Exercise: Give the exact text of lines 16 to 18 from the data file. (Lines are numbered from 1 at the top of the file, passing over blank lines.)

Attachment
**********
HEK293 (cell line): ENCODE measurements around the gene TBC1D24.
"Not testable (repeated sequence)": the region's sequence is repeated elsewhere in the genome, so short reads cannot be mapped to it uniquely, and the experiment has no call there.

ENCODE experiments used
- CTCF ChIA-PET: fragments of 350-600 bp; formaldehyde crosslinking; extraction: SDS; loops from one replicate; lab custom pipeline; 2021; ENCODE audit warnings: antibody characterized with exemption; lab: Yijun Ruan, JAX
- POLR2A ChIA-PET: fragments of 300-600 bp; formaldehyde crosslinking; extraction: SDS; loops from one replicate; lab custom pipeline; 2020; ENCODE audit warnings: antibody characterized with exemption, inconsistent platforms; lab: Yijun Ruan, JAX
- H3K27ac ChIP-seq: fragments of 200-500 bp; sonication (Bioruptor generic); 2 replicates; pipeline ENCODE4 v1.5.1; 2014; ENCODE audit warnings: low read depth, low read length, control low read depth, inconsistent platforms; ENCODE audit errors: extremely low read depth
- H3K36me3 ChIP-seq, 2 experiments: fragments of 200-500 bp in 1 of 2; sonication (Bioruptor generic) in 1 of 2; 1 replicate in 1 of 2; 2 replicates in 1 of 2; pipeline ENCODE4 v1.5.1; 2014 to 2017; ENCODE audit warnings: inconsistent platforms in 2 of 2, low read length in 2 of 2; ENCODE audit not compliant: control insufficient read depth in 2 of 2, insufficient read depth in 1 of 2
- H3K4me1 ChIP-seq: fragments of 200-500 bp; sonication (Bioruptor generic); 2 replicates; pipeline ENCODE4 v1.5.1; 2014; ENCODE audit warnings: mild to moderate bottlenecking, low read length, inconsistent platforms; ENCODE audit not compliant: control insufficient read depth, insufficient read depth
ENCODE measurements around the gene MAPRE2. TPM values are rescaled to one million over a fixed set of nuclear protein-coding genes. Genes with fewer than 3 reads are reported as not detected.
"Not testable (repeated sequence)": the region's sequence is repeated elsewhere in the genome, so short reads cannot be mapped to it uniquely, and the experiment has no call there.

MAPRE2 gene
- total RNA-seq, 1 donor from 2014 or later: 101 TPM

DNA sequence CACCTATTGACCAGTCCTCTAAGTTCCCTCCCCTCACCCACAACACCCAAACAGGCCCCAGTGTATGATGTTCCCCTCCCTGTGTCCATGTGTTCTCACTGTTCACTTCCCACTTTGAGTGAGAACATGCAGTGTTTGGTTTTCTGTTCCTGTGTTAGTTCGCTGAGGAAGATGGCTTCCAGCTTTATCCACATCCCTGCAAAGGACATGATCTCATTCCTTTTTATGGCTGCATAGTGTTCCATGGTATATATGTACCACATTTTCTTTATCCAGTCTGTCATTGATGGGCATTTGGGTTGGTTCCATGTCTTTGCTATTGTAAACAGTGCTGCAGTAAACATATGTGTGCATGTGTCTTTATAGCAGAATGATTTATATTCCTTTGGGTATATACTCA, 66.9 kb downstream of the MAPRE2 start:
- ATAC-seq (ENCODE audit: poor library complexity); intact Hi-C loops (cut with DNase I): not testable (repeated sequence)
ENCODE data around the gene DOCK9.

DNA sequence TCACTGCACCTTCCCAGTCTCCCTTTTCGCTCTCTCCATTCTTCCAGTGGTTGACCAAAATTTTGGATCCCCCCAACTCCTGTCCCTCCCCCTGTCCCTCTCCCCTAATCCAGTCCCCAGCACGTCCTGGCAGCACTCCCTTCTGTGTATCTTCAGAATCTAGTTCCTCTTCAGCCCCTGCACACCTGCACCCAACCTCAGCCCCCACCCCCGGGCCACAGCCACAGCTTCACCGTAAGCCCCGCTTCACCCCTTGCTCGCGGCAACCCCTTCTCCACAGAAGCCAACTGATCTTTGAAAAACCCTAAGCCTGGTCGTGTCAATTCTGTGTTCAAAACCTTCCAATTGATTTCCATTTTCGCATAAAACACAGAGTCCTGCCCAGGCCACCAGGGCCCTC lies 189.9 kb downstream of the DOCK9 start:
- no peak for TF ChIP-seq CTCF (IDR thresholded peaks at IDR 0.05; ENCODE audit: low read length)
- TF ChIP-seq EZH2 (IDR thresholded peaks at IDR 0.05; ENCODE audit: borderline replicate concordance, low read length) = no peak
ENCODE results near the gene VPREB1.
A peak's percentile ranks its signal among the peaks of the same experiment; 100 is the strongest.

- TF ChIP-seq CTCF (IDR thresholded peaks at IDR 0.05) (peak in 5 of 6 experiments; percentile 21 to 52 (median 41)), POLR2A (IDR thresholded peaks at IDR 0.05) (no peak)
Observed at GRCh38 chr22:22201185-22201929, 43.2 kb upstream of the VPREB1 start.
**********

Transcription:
DNA sequence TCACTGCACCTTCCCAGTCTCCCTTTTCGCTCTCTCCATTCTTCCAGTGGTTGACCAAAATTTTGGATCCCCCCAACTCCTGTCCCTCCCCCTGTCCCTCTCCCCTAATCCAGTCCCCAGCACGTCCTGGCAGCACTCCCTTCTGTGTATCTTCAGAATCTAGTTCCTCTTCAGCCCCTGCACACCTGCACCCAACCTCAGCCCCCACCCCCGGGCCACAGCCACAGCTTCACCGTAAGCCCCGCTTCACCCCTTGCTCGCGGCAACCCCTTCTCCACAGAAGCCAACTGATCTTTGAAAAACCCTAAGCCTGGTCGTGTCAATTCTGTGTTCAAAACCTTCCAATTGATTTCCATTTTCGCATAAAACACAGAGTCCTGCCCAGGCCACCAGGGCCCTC lies 189.9 kb downstream of the DOCK9 start:
- no peak for TF ChIP-seq CTCF (IDR thresholded peaks at IDR 0.05; ENCODE audit: low read length)
- TF ChIP-seq EZH2 (IDR thresholded peaks at IDR 0.05; ENCODE audit: borderline replicate concordance, low read length) = no peak